The University of West Georgia is a comprehensive, residential State University located in Carrollton, Georgia, approximately 50 miles (80 km) west of Atlanta, Georgia. It has an enrollment of about 10,111 students as of Spring 2008. With a student/faculty ratio of 17 to 1, the university's motto is "Educational Excellence in a Personal Environment." The University is built on a 394 acre (2 km²) Carrollton, Georgia campus. The University has also received a land gift of from the city of Carrollton, Georgia Off-campus classes are available in Dalton, Newnan , Georgia Highlands College in Rome, and at several other community locations throughout the state.
In recent years, the university has been named by the Princeton Review as one of the Best Southeastern Colleges and one of America's Best Value Colleges. Its 109 programs of study include 60 at the bachelor's level, 45 at the master's and specialist's, two at the doctoral level and two at the post-master’s certificate level. Online courses are available for both undergraduate and graduate students seeking flexibility in time and location.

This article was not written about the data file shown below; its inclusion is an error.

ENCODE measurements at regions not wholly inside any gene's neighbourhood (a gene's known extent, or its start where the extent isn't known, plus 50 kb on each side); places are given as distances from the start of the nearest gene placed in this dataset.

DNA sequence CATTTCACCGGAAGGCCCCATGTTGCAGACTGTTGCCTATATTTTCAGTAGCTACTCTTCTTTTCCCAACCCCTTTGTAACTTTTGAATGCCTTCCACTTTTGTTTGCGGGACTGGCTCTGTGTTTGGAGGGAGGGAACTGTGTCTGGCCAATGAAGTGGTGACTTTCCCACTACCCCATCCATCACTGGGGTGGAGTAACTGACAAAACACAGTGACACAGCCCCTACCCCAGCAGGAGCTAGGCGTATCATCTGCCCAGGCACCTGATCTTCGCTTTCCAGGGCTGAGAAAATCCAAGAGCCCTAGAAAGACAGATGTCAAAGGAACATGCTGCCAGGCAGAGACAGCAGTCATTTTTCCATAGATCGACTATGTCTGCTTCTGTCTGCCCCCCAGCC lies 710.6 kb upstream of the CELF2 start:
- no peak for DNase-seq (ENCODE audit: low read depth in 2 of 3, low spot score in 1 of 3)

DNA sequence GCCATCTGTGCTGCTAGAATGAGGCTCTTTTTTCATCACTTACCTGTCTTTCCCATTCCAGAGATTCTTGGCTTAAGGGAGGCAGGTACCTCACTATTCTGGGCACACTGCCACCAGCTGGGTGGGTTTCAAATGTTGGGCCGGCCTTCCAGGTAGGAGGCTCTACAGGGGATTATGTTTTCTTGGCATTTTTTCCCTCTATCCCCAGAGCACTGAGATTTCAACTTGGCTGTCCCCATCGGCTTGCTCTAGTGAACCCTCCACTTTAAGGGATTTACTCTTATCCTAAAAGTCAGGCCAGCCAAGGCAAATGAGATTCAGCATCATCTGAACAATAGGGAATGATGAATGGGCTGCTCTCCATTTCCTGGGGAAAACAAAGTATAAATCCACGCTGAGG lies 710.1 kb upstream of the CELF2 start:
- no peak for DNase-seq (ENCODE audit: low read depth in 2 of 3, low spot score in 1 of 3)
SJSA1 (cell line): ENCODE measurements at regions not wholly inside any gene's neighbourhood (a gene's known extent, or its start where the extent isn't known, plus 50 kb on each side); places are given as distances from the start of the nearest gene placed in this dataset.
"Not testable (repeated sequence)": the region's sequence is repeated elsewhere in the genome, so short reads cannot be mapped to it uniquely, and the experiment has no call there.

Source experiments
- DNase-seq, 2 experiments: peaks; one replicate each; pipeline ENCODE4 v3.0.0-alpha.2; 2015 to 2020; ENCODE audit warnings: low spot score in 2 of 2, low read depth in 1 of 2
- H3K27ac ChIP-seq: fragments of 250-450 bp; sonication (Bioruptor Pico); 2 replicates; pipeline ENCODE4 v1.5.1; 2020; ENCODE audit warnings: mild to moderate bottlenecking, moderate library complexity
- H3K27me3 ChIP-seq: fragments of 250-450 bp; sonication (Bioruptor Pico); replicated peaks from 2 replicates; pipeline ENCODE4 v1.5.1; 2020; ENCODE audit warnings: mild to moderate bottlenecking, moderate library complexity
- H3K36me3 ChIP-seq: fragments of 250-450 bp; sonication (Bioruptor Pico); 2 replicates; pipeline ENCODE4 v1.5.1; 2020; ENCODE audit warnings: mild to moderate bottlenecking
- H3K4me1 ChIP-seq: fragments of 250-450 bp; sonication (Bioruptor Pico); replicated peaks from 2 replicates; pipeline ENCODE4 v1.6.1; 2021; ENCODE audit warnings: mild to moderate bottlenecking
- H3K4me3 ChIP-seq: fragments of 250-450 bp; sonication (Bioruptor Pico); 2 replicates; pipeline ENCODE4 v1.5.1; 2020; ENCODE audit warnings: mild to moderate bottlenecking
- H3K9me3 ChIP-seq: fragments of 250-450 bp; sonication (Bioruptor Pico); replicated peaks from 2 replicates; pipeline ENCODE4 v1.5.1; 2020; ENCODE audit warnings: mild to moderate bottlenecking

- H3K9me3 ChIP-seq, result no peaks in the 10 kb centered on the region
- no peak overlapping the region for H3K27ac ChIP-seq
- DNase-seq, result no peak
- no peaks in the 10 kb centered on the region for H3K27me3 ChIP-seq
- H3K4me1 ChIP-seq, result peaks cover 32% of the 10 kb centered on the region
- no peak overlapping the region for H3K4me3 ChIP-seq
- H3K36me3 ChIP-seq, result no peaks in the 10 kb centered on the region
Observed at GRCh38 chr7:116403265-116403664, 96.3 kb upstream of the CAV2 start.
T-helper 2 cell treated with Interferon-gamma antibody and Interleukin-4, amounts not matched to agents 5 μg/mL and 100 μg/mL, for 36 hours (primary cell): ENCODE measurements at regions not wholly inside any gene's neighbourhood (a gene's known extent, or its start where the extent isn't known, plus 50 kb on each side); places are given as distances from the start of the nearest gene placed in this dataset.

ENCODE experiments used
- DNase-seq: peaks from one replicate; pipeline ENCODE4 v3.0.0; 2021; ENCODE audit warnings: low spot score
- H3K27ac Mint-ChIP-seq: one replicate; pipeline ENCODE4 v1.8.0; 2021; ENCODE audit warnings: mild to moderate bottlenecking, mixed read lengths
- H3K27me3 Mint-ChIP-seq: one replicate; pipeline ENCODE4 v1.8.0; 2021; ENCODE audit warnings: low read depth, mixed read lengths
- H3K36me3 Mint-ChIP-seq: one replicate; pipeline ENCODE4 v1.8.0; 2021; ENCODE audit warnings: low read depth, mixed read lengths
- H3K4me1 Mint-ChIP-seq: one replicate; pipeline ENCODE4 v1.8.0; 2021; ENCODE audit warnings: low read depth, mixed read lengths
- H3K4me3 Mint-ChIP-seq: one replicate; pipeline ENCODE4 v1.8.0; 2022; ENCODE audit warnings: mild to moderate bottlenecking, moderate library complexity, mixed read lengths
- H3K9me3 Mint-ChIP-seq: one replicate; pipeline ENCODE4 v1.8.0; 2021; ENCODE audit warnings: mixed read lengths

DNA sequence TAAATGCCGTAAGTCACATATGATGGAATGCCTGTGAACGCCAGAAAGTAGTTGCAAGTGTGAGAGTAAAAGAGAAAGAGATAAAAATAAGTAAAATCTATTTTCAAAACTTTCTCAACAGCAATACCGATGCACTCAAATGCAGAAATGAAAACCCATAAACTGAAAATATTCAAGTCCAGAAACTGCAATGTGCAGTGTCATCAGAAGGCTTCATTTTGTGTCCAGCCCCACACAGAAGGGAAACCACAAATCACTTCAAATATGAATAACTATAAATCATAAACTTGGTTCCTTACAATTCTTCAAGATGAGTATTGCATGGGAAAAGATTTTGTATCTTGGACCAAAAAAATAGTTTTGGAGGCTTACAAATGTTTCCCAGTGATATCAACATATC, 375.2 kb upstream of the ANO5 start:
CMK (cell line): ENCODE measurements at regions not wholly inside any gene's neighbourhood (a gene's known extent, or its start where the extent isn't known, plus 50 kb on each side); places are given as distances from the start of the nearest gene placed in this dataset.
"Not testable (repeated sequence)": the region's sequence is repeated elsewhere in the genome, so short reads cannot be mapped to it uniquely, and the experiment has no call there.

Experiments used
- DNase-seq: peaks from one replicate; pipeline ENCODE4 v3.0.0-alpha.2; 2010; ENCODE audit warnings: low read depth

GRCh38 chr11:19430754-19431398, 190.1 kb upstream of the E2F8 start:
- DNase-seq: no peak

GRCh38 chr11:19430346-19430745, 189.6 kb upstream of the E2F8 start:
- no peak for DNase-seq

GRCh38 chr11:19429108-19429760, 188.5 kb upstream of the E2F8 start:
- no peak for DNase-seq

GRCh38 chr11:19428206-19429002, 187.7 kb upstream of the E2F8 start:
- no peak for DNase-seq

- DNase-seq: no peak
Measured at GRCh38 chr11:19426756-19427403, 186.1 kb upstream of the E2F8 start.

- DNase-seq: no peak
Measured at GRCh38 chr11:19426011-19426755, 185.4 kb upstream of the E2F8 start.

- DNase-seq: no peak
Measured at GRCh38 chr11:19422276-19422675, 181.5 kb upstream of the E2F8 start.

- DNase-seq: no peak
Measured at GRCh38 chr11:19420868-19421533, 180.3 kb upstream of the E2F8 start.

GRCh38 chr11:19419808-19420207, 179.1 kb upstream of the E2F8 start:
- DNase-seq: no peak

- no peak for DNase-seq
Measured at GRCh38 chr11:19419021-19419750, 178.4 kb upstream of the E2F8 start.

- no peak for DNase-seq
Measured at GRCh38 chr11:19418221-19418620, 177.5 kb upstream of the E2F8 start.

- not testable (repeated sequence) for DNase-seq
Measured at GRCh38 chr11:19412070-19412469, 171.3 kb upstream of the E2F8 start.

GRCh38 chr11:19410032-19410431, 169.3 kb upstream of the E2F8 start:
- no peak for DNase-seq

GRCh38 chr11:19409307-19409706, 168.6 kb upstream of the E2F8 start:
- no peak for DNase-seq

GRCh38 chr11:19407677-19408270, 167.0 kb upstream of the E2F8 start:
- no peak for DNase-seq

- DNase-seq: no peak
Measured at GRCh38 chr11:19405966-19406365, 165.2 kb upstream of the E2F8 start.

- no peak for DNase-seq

UWG is home to the state's only Honors College. The university's Advanced Academy of Georgia is one of only about 12 U.S. programs that allow gifted high-school-age students to earn concurrent high school and college credit while living on campus in a full-time residential program.
The University of West Georgia was originally founded as the Fourth District Agricultural and Mechanical School in Carrollton, Georgia in 1906 in response to a call for "more realistic educational programs for rural youth" ages 13-21.
As times changed, so did the educational priorities of Georgia and the nation. By 1933, seven of the A&M schools abandoned their missions, and a decision was made to abolish the remaining A&M schools. The Fourth District Agricultural and Mechanical School was chosen later that year to become West Georgia College, a two-year institution of higher learning.
The evolution continued when West Georgia became a four-year institution in 1957. At that time, 589 students were enrolled. By 1971, enrollment had increased to over 6,000 students. Just seven years after West Georgia received university status, fall enrollment topped 10,000.
To accommodate university growth, a multi-million dollar building program has increased the value of the university's physical facilities to nearly $154 million. Beginning with three small buildings, the university has grown to include nearly 80 structures for learning, living and recreation on its wooded campus.
The University offers 113 programs of study through the College
of Arts and Sciences, the Richards College of Business, the College of Education, the Honors College, and the Graduate School. Approximately 50 programs are available at the bachelor's level
, 50 at the master's
and specialist levels, and two at the doctoral level